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Sunday, 26 January 2020

Book Review - The Gardener's Botanical - Princeton University Press

     Every so often a book comes along that represents sheer delight just to look at, before you ever get into the content. This is such a book.



     The editorial team responsible for this work deserve the highest praise. There is no dust jacket, and the canvas type of cover, combined with the stunning illustration at the right, immediately transports one back to the fine flower books of the nineteenth century. In an instant one is captivated and experiences a mood shift from the mundane to the sublime.
     And this impression is both reinforced and enhanced as page after page yields artwork that hearkens back to the glorious illustrations of renowned floral artists like P. J. Redouté. The style is reminiscent of Redouté and a comparable level of inner warmth is generated by the pictures. I freely confess to leafing through the book when I first received it, page by page, and finding myself awash in the pleasure of the artwork. I confidently predict that I will do this over and over again.



     The actual purpose of the book is to explain the history of binomial nomenclature, the practical use of the system, and its current application, which is basically unchanged since Linnaeus devised it in his Species Plantarum of 1753. Due credit is given to the advances in classification brought about by DNA analysis and the name changes which have resulted from molecular work. 
     The main body of the work consists of a breakdown of the Latin names for plants, arranged alphabetically, each section beginning with a glorious illustration of a flower intertwined into the capital letter. 
     

     There then follows an explanation of every term used, both generic and specific, and a whole world of fascination awaits the reader. Consider a couple of examples: Abelia Named after Clarke Abel (1780 - 1826), British surgeon and naturalist (Caprifoliaceae); and, pomeridianus pomeridiana, pomeridanium, Flowering in the afternoon, as in Carpanthea pomeridiana.




     It is a veritable treasure trove of information from the very first page to the final exquisite illustration of a Dahlia. And even the inner front and back covers are filled with eye-pleasing leaves, stems and ferns. This book delivers satisfaction and deep pleasure on every single page.
     The index of common names links the vernacular to the scientific and the format used is bold and striking and makes for very easy reading.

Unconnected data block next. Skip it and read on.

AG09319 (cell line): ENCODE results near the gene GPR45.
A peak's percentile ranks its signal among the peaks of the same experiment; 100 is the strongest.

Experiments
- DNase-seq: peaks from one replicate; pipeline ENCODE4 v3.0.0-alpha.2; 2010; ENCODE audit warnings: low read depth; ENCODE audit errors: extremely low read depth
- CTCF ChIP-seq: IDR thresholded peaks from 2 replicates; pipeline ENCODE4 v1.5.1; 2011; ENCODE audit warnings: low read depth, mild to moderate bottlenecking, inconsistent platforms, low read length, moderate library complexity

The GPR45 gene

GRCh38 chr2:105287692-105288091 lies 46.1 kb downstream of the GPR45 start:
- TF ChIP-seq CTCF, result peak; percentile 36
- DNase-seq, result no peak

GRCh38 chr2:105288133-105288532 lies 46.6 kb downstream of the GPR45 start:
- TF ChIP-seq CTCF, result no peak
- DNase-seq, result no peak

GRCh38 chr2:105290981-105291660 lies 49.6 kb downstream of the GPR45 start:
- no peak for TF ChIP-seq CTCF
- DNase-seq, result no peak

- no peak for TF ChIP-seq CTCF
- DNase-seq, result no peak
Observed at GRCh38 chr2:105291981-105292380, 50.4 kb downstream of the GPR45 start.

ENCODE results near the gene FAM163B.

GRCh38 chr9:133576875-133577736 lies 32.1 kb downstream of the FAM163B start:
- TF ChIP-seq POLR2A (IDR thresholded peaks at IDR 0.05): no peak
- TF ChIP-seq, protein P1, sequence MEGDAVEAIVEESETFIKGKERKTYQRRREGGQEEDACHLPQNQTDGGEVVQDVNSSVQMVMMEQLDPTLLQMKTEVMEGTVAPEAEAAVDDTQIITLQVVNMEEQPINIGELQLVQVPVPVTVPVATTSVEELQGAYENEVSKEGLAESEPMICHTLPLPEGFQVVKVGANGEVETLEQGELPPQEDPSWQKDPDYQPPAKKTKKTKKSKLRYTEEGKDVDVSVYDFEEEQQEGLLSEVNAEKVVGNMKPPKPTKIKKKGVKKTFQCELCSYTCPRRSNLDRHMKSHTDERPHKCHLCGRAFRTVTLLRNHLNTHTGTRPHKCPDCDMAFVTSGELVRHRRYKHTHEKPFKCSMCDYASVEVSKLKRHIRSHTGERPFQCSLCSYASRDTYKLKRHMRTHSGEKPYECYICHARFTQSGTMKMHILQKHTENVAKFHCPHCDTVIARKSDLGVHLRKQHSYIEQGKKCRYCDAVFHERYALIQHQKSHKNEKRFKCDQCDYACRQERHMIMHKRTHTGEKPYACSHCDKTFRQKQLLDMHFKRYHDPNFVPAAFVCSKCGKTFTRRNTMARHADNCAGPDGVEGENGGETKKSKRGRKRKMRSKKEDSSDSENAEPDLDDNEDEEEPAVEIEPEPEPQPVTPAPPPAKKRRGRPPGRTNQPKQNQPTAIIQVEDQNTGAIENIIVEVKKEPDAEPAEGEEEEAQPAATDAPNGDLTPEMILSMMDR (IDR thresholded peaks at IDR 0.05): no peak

Ross Bayton, a former editor of the BBC's Gardener's World assembled this majestic work of reference, with introductory essays by John David, Head of Horticultural Taxonomy, Royal Horticultural Society, Brent Elliott, Royal Horticultural Society Librarian (retired), Alastair Culham, Curator of the University of Reading Herbarium, and James Armitage, Editor of The Plantsman. A stellar group indeed.
     Some books find their way to your shelf and barely make the journey off them again. I guarantee that will not happen with this work. Better buy two copies for one might become dog-eared from repeated use!

Selected images from The Gardener's Botanical: An Encyclopedia of Latin Plant Names - with more than 5,000 entries by Ross Bayton. 
Copyright © 2020 by Quarto Publishing plc. Published by Princeton University Press. Reprinted by permission.
Hardcover - US$29.95 - 9780691200170 - 352 pages - 350 colour drawings - 8 1/2 in. x 11 in.
Publication date: 25 February 2020

56 comments:

  1. This book, probably a best seller by now, seems to be an invaluable guide to practical gardening on solid, botanical grounds. And it has lots of vivid pictures.
    Your review is concise, useful, and impressive!

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  2. What a great book, David! Maybe I can also find this book in the Netherlands ... I am interested in flowers, but the drawings of the flowers interested me too! Are very inspiring ...

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  3. Hello, David, This book does look like gardener's delight. The cover and the illustrations are beautifully done. Great review! Thank you for linking up and sharing your post. Happy Saturday, enjoy your weekend. PS, thank you for today's visit and comment.

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  4. Hi David - that looks to be a delightful book to have access to ... gorgeous illustrations and I see it's instigation is of British origin. Ross Bayton looks to have produced some interesting 'garden' books. I'll have to keep an eye out when I'm up in appropriate places in London - usually museums for me - to check out this book ... it'll appear somewhere ... as the authors/contributors have those sorts of connections.

    I did go to my shelves and found a book on Linnaeus - which I shall now read ... especially as the author Wilfrid Blunt (1901 - 1987) is a brother of one of our (art) WW2 spies: Anthony Blunt. The Blunts were all artistic.

    Your post also sent me off to look for two two books my mother won as prizes at school in 1935 or so (aged 15/16) ... and the Cornish author (Charles Alexander Johns) - another interesting trip down a history lane. Flowers of the Field, and for you - British Birds in their Haunts - my Ma had lost one of the two books ... but c/o 'this thing' ... with a search and quick push of a button, I found a copy of about the same date to give to her - this was before she realised the power of the internet ... she was delighted to have 'her prize' restored to her shelves.